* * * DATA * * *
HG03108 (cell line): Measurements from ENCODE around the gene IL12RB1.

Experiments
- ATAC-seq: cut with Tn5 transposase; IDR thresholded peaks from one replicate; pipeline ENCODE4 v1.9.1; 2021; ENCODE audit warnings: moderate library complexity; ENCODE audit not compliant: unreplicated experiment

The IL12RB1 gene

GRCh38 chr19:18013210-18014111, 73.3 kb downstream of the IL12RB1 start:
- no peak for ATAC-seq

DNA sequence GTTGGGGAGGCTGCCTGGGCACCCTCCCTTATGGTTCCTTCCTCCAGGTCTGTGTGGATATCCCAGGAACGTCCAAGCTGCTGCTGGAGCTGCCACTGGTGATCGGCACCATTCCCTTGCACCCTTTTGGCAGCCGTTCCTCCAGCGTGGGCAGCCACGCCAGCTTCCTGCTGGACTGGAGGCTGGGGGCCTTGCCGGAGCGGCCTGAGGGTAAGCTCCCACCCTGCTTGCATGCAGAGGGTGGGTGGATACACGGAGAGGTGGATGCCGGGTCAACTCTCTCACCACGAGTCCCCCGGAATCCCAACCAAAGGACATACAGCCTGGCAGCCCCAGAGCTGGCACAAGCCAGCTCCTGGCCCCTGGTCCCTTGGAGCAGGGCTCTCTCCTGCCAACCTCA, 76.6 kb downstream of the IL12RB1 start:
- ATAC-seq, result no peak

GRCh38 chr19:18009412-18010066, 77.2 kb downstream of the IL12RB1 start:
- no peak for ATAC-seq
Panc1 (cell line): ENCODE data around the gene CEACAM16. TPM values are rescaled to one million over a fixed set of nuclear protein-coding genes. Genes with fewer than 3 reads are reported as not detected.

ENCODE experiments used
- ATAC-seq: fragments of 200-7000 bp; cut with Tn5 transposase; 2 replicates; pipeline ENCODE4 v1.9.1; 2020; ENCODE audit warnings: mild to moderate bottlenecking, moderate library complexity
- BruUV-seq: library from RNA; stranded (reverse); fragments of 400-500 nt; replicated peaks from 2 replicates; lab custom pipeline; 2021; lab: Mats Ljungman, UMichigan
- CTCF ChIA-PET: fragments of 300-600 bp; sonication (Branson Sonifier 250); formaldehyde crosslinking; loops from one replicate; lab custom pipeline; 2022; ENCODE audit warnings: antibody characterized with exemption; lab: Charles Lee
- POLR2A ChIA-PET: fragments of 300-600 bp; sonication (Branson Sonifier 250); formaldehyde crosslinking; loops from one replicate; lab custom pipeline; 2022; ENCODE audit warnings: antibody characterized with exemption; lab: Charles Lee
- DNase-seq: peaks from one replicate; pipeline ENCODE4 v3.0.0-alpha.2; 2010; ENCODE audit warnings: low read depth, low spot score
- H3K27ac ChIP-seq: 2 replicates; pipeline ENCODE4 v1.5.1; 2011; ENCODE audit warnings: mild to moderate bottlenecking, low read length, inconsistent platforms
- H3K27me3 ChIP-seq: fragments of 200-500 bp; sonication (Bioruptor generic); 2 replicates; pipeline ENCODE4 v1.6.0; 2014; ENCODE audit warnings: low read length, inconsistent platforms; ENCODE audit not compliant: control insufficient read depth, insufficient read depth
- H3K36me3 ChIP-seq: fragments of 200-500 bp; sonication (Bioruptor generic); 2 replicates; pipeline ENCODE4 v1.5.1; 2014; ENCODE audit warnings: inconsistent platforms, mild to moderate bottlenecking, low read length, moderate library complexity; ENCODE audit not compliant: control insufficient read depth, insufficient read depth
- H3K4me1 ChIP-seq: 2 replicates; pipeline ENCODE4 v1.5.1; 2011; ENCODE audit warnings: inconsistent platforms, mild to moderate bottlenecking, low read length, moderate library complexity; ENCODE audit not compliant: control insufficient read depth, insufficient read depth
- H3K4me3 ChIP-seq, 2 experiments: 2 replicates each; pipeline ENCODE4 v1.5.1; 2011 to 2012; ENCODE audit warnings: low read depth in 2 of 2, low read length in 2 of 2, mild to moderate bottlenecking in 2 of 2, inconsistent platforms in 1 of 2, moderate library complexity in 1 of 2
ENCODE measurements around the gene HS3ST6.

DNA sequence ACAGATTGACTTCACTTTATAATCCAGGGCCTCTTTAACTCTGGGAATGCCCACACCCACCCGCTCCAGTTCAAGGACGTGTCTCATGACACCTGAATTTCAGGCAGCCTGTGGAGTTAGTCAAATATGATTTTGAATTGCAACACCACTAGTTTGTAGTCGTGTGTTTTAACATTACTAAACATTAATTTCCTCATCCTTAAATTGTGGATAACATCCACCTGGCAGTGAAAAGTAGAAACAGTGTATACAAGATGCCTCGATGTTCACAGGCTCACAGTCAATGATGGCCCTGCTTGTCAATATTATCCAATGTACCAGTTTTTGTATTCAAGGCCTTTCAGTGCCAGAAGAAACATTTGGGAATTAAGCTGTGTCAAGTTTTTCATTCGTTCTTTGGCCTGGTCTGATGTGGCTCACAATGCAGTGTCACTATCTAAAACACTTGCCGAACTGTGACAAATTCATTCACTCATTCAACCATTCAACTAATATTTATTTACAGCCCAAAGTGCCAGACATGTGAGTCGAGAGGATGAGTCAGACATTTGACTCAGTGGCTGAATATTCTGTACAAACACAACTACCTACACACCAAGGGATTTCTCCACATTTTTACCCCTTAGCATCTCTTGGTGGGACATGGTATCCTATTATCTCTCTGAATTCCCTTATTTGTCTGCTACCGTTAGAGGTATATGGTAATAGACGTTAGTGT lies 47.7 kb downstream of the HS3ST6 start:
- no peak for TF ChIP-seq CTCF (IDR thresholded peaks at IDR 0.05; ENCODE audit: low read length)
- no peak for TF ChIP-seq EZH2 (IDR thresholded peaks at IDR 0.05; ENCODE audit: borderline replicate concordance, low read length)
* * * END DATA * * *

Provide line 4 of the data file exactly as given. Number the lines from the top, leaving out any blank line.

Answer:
The IL12RB1 gene